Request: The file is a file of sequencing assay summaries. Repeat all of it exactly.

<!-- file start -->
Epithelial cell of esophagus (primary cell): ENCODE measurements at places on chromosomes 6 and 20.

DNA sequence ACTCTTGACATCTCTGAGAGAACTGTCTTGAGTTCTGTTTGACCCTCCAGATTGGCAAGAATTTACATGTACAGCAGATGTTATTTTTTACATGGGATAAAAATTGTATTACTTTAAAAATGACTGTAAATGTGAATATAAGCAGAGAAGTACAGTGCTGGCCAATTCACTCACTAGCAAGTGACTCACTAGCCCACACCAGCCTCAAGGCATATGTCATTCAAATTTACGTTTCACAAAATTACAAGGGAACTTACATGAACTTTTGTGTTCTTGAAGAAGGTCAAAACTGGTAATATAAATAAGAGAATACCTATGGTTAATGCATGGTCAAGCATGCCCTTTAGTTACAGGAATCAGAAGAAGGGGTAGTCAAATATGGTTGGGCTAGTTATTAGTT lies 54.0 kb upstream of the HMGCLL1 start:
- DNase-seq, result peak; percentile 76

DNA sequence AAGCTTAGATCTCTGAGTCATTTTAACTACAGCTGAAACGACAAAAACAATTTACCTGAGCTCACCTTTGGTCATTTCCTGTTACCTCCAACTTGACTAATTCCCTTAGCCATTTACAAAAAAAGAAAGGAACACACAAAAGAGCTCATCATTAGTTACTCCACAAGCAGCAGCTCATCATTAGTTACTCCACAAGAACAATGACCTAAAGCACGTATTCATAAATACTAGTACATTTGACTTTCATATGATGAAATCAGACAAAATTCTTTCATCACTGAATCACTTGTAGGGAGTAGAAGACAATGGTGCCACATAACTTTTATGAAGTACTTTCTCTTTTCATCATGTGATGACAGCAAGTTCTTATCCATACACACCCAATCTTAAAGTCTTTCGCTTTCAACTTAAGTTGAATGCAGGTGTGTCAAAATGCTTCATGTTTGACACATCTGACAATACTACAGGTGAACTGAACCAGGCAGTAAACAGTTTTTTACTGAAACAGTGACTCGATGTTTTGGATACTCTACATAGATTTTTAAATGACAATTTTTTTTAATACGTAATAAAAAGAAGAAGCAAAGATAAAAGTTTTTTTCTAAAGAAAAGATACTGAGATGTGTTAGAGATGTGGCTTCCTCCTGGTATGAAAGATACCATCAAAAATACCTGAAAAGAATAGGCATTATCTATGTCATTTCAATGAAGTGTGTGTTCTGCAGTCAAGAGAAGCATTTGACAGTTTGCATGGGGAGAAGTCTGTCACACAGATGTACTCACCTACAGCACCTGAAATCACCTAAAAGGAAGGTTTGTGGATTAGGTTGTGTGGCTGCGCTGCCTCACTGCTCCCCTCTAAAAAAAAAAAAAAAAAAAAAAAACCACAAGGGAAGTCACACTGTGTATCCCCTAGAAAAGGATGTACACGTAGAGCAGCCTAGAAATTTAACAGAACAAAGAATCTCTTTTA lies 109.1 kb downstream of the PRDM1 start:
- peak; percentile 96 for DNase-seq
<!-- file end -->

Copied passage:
Epithelial cell of esophagus (primary cell): ENCODE measurements at places on chromosomes 6 and 20.

DNA sequence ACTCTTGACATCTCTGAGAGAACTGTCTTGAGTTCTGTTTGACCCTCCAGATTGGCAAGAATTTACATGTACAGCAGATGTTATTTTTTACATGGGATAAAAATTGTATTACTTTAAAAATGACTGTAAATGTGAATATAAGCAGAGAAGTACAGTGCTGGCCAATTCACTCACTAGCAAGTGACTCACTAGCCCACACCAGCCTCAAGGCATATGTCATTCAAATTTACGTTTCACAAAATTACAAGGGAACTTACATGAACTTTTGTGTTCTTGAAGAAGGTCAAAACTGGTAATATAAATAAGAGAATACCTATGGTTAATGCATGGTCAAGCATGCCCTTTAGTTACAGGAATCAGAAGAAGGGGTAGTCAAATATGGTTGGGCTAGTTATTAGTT lies 54.0 kb upstream of the HMGCLL1 start:
- DNase-seq, result peak; percentile 76

DNA sequence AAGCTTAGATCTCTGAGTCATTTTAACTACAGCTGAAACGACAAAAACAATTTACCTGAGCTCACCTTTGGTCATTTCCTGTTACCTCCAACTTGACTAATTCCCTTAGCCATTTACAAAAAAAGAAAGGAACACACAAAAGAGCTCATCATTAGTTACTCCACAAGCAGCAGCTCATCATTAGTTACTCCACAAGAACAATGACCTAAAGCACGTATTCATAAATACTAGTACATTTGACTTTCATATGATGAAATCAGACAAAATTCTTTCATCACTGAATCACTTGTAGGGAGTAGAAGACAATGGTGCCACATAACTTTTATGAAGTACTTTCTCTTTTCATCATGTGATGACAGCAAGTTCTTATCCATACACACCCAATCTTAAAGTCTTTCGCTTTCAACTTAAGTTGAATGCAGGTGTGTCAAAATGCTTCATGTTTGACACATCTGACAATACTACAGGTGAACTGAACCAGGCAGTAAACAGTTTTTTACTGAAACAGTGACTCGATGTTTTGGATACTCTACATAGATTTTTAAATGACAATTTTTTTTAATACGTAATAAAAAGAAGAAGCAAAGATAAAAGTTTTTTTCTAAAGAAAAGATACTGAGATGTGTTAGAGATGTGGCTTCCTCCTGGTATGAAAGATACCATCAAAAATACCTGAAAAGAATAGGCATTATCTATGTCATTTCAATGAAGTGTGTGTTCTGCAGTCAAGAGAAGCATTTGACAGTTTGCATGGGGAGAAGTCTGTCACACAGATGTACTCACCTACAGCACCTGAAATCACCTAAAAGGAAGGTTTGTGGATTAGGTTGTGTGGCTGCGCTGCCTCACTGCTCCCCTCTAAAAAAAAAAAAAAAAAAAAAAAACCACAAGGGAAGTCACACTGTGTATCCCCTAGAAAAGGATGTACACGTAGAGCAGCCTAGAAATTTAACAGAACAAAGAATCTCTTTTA lies 109.1 kb downstream of the PRDM1 start:
- peak; percentile 96 for DNase-seq